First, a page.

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I am working on a proxy server. I am getting data in byte[] which I convert into a String to perform certain operations. Now when i convert this new String back into a byte[] it causes unknown problems.

So mainly its like I need to know how to correctly convert abyte[] into a String and then back into a byte[] again.

I tried to just convert the byte[] to String and then back to byte[] again (to make sure thats its not my operations that are causing problems).

So it's like:

// where reply is a byte[]

String str= new String(reply,0, bytesRead);
streamToClient.write(str.getBytes(), 0, bytesRead);

is not equivalent to

streamToClient.write(reply, 0, bytesRead);

my proxy works fine when I just send the byte[] without any conversion but when I convert it from byte[] to a String and then back to a byte[] its causes problems.

Can some one please help? =]

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well think encoding is kinda ramdom... so far i've only seen "gzip, deflate" since i'm working with a web proxy thats passing the data back and forth between a web browser and a web server. –  Sid May 3 '10 at 14:25
2  
If it's binary data, you shouldn't be converting it to the modern definition of a "string" at all. –  Travis Gockel May 3 '10 at 14:31

2 Answers 2

The best way to convert a byte[] to String and back into a byte[] is not to do it at all.

If you have to, you must know the encoding that was used to produce the byte[], otherwise the operation uses the platform default encoding, which can corrupt the data because not all encodings can encode all possible strings, and not all possible byte sequences are legal in all encodings. This is what's happening in your case.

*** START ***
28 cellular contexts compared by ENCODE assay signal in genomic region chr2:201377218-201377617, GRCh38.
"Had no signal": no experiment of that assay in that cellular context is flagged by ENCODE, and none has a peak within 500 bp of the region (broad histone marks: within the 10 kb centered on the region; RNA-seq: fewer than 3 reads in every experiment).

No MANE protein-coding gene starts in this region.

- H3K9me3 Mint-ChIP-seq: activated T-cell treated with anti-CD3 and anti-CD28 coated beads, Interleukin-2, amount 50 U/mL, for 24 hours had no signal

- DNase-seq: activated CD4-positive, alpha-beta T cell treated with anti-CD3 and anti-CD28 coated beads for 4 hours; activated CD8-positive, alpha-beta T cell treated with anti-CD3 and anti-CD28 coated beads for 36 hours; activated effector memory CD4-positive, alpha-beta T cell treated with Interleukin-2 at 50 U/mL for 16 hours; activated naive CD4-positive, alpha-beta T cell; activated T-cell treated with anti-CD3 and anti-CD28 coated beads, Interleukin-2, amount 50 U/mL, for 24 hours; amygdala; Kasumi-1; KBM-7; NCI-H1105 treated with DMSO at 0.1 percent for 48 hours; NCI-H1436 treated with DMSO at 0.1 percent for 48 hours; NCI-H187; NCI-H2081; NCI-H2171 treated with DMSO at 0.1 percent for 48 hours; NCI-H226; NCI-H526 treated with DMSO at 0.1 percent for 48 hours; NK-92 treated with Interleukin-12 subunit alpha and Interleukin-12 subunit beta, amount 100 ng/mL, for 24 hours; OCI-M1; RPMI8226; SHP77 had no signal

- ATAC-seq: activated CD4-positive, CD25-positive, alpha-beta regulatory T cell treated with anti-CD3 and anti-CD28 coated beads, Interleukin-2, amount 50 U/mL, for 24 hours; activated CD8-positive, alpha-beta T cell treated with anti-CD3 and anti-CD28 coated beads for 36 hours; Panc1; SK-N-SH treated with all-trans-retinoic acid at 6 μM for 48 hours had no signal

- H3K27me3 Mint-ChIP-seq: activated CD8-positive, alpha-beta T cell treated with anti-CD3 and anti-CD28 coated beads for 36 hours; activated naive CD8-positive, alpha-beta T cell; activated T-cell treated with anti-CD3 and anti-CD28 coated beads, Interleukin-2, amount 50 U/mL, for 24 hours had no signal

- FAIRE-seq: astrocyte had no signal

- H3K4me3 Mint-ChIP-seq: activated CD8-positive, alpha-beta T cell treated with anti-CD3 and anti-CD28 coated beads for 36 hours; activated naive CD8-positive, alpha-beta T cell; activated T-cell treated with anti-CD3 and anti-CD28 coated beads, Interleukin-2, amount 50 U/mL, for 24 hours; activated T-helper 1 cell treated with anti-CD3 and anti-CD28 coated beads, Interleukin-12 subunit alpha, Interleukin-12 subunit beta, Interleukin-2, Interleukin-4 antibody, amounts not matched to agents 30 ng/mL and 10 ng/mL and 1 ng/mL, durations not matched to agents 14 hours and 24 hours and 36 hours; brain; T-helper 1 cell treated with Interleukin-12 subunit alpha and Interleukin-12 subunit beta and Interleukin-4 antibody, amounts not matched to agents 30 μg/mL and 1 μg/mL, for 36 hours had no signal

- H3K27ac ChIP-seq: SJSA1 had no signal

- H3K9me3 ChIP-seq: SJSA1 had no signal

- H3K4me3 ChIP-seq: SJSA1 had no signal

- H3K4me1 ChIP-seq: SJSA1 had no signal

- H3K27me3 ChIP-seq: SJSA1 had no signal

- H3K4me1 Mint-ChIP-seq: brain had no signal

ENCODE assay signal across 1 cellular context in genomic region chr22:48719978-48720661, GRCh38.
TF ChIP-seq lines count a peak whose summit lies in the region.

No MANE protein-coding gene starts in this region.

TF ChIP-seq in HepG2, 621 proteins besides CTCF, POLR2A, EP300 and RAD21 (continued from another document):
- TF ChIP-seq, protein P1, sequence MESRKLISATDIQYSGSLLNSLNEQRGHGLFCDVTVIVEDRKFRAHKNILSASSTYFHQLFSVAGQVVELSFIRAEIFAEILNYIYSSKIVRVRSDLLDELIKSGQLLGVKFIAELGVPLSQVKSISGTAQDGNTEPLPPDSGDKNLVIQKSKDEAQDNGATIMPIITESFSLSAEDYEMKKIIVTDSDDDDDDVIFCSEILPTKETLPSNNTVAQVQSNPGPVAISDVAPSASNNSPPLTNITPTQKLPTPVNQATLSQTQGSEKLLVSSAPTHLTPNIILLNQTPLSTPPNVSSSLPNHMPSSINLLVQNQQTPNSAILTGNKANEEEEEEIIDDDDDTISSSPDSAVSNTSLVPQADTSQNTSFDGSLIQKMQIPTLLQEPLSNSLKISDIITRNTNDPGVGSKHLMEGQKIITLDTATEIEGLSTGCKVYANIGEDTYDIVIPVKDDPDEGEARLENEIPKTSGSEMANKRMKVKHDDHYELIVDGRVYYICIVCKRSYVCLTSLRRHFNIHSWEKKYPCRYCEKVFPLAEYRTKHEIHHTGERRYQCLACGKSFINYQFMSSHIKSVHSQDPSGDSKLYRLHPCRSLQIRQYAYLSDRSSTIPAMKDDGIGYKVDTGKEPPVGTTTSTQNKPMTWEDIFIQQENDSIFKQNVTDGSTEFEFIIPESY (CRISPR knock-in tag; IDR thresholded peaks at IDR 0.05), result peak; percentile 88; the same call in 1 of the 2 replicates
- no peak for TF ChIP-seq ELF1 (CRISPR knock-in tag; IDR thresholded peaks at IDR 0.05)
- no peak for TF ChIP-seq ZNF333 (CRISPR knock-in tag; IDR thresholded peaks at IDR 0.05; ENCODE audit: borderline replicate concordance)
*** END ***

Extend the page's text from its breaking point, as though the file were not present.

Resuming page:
As for how to find out the encoding, that depends:

  • If you're using HTTP, look at the Content-Type header
  • If your data is XML, you should be using an XML parser, which will handle the encoding for you
  • If your data is HTML pages, there might also be a <meta http-equiv> header

If there is no way to find out the encoding you have random garbage, not text data.

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aha... thanks for the detailed answer... guess i better start working on a new approch towards the proxy now. –  Sid May 3 '10 at 14:38

You will need to know the character encoding used, decode the bytes using that and re-encode using the same character encoding. For example:

String str = new String(reply, 0, Charset.forName("UTF-8"));
bytes[] out = str.getBytes(Charset.forName("UTF-8"));
streamToClient.write(bytes, 0, bytes.length);

If not specified, Java using a default character encoding, which is typically UTF-8 (it may even be mandated as such) but HTML will often be something else. I suspect that's your problem.

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2  
The default character encoding is not typically UTF-8, at least not on Windows. –  Michael Borgwardt May 3 '10 at 14:35
    
Most modern Linux distributions default to UTF-8, however. –  Joachim Sauer May 3 '10 at 14:38

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